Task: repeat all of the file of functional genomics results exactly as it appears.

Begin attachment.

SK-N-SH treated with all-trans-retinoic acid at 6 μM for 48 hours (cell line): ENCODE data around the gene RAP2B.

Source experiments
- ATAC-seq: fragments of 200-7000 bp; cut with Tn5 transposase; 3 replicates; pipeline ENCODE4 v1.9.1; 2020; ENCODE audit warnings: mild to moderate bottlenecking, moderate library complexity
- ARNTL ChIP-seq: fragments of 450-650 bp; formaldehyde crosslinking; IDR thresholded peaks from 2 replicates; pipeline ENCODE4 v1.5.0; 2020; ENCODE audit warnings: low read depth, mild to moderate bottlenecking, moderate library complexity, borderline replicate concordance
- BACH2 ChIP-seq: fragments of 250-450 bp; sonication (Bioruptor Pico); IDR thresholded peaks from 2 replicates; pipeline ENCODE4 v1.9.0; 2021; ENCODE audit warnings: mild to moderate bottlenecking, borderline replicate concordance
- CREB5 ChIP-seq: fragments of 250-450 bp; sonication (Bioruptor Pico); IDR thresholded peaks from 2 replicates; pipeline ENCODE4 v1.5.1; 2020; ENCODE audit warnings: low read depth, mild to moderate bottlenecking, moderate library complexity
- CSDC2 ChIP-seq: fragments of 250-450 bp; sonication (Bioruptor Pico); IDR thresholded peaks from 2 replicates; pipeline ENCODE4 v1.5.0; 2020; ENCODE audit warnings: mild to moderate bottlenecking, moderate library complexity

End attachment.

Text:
SK-N-SH treated with all-trans-retinoic acid at 6 μM for 48 hours (cell line): ENCODE data around the gene RAP2B.

Source experiments
- ATAC-seq: fragments of 200-7000 bp; cut with Tn5 transposase; 3 replicates; pipeline ENCODE4 v1.9.1; 2020; ENCODE audit warnings: mild to moderate bottlenecking, moderate library complexity
- ARNTL ChIP-seq: fragments of 450-650 bp; formaldehyde crosslinking; IDR thresholded peaks from 2 replicates; pipeline ENCODE4 v1.5.0; 2020; ENCODE audit warnings: low read depth, mild to moderate bottlenecking, moderate library complexity, borderline replicate concordance
- BACH2 ChIP-seq: fragments of 250-450 bp; sonication (Bioruptor Pico); IDR thresholded peaks from 2 replicates; pipeline ENCODE4 v1.9.0; 2021; ENCODE audit warnings: mild to moderate bottlenecking, borderline replicate concordance
- CREB5 ChIP-seq: fragments of 250-450 bp; sonication (Bioruptor Pico); IDR thresholded peaks from 2 replicates; pipeline ENCODE4 v1.5.1; 2020; ENCODE audit warnings: low read depth, mild to moderate bottlenecking, moderate library complexity
- CSDC2 ChIP-seq: fragments of 250-450 bp; sonication (Bioruptor Pico); IDR thresholded peaks from 2 replicates; pipeline ENCODE4 v1.5.0; 2020; ENCODE audit warnings: mild to moderate bottlenecking, moderate library complexity